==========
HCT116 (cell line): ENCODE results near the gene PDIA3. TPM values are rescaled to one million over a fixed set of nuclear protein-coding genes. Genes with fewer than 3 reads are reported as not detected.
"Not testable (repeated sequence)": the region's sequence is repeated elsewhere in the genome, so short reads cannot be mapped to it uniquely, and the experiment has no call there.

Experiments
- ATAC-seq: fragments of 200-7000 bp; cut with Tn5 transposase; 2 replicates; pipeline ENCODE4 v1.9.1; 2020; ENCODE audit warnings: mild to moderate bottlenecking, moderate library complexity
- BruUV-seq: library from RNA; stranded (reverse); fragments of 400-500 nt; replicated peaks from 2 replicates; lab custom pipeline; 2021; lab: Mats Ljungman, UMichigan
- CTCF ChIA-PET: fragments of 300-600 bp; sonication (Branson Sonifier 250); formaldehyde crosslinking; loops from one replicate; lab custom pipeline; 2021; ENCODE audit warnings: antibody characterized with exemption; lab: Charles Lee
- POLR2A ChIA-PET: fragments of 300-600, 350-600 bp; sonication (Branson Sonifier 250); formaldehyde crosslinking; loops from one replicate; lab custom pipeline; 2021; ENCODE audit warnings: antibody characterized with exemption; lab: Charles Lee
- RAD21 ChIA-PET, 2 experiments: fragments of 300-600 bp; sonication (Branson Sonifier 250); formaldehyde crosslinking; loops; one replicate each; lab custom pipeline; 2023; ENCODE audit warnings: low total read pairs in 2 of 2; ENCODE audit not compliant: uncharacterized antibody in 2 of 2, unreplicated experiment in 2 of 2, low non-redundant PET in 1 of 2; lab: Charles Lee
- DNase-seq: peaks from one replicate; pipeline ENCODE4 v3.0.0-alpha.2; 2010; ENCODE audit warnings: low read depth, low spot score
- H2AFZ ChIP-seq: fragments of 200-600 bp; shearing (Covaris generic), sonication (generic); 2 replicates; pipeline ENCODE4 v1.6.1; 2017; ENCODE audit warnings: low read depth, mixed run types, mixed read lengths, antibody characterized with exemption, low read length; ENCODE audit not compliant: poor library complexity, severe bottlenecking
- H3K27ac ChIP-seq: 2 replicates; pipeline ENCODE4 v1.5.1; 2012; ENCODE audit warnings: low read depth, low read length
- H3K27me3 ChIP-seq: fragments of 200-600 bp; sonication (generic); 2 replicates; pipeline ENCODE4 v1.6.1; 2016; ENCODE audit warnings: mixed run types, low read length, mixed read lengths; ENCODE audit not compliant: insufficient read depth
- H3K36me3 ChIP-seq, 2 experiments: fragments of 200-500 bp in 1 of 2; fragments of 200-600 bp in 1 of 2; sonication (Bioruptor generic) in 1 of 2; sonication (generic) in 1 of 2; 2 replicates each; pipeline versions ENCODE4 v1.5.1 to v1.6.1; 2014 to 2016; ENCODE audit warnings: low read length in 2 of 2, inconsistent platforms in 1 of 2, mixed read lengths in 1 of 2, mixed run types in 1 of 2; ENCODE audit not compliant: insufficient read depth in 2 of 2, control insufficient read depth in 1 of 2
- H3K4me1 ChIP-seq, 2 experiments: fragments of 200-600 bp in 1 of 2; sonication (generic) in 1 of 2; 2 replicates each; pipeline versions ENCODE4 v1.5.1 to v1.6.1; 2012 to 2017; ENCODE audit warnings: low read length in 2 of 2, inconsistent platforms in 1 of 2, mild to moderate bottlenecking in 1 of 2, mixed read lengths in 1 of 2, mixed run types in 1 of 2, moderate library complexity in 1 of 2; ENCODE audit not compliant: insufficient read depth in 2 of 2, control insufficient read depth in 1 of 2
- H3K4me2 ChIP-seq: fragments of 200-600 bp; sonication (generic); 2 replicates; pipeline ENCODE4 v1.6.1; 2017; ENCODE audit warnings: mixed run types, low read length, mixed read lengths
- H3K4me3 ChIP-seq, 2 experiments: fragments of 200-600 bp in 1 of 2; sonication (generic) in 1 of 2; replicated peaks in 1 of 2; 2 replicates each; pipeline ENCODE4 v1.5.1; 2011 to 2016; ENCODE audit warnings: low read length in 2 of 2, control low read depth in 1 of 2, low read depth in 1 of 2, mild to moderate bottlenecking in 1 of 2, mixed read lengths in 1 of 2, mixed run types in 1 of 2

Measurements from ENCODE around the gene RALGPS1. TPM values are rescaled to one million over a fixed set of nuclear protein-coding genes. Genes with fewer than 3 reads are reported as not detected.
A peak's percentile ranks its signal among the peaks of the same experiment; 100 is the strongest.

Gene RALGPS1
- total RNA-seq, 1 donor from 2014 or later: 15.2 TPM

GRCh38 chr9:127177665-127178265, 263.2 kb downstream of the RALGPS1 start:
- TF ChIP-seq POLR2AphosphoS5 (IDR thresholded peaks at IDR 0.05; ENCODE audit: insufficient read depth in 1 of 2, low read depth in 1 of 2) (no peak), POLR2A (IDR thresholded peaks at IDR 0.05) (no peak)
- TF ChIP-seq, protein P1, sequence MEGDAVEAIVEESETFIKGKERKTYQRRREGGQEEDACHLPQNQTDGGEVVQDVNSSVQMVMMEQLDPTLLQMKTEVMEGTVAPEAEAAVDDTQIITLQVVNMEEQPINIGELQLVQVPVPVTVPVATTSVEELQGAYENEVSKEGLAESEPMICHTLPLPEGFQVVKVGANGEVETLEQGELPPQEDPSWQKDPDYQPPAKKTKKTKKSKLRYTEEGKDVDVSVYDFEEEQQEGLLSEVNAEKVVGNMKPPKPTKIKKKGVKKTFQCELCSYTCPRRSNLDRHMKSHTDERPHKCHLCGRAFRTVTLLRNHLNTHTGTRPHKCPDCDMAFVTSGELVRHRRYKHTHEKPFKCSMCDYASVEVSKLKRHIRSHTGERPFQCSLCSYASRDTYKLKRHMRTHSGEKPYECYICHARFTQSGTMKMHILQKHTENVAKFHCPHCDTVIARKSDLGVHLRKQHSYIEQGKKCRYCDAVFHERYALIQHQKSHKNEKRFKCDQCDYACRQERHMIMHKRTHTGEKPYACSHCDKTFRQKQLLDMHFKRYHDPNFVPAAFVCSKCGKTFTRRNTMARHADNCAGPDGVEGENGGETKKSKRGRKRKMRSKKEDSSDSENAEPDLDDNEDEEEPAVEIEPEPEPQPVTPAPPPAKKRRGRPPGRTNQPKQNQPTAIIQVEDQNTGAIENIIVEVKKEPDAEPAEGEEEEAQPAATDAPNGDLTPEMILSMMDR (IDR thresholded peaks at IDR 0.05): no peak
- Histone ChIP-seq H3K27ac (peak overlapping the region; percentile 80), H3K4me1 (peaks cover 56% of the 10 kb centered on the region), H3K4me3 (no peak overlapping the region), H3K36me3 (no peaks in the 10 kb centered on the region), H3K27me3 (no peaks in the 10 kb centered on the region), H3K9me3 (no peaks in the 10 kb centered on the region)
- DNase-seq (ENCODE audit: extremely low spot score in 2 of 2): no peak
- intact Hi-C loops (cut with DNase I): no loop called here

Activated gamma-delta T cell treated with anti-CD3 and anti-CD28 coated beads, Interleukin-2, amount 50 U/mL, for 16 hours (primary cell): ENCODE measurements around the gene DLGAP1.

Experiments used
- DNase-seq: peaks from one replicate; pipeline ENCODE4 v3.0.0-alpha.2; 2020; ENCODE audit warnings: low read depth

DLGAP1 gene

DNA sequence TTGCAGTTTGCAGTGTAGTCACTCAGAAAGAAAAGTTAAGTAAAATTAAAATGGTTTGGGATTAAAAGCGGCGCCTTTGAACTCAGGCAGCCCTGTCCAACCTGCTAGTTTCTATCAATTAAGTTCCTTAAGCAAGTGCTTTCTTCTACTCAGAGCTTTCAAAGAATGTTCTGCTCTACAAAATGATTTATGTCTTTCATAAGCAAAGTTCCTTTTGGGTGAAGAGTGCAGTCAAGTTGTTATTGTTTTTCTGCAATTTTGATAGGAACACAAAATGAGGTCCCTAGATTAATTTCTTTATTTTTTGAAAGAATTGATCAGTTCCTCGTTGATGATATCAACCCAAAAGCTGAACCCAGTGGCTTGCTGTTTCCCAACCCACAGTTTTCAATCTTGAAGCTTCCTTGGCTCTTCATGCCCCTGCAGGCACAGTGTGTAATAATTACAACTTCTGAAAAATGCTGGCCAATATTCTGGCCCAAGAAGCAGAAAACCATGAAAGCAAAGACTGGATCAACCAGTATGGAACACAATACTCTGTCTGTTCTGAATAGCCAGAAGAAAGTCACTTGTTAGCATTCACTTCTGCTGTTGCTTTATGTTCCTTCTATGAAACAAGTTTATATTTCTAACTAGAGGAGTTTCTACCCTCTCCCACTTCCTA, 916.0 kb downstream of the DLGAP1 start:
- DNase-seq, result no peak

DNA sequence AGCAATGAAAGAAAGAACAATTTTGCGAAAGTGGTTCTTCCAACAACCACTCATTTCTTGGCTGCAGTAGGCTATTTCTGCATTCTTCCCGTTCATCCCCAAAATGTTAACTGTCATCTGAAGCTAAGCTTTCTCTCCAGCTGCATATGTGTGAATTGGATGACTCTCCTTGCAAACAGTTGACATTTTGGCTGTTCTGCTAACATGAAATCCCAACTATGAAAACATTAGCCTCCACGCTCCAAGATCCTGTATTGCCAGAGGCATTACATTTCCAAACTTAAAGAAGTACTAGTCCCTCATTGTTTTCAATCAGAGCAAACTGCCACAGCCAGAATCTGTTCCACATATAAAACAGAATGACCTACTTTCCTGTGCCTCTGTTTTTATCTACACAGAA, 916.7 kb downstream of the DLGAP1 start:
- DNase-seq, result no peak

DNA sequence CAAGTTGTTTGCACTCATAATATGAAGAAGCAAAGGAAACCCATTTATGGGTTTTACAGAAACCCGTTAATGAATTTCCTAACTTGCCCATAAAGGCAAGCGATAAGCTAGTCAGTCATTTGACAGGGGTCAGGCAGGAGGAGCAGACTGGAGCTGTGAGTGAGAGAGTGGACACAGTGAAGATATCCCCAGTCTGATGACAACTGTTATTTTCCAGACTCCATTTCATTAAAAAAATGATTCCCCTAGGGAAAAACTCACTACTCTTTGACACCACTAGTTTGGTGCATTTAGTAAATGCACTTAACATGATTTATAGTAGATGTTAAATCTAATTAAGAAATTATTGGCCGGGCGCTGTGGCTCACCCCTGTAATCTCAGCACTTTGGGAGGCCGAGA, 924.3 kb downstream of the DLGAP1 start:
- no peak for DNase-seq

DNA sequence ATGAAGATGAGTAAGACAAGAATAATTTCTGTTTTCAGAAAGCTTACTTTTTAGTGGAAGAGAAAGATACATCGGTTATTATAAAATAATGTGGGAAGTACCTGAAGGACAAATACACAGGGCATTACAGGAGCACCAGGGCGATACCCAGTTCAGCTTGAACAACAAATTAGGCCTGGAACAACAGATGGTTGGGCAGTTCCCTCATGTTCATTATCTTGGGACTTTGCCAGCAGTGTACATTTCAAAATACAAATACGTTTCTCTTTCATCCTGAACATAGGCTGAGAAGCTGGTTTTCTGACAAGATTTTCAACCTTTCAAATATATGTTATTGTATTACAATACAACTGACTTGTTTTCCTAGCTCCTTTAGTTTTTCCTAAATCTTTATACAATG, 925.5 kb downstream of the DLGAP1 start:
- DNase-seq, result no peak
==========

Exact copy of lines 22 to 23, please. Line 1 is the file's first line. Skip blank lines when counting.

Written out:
- TF ChIP-seq POLR2AphosphoS5 (IDR thresholded peaks at IDR 0.05; ENCODE audit: insufficient read depth in 1 of 2, low read depth in 1 of 2) (no peak), POLR2A (IDR thresholded peaks at IDR 0.05) (no peak)
- TF ChIP-seq, protein P1, sequence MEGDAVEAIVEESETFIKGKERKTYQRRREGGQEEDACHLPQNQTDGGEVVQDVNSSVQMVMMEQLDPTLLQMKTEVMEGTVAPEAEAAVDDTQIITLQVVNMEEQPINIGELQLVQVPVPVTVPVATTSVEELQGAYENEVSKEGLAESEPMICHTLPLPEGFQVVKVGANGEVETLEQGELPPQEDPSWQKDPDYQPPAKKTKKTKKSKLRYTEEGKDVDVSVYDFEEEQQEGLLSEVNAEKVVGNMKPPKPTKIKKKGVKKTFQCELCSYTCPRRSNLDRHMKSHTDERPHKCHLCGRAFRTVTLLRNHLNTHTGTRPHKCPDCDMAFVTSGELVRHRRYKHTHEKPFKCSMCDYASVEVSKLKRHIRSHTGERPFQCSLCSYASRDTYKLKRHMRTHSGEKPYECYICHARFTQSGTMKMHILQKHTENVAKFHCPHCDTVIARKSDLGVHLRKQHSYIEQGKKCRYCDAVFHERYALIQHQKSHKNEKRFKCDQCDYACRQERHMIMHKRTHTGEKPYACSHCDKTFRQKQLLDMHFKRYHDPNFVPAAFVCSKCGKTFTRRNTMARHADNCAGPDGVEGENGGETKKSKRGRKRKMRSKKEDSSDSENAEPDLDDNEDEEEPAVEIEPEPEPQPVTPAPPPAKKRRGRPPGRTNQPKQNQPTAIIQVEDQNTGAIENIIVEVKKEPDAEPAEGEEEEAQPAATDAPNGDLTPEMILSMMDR (IDR thresholded peaks at IDR 0.05): no peak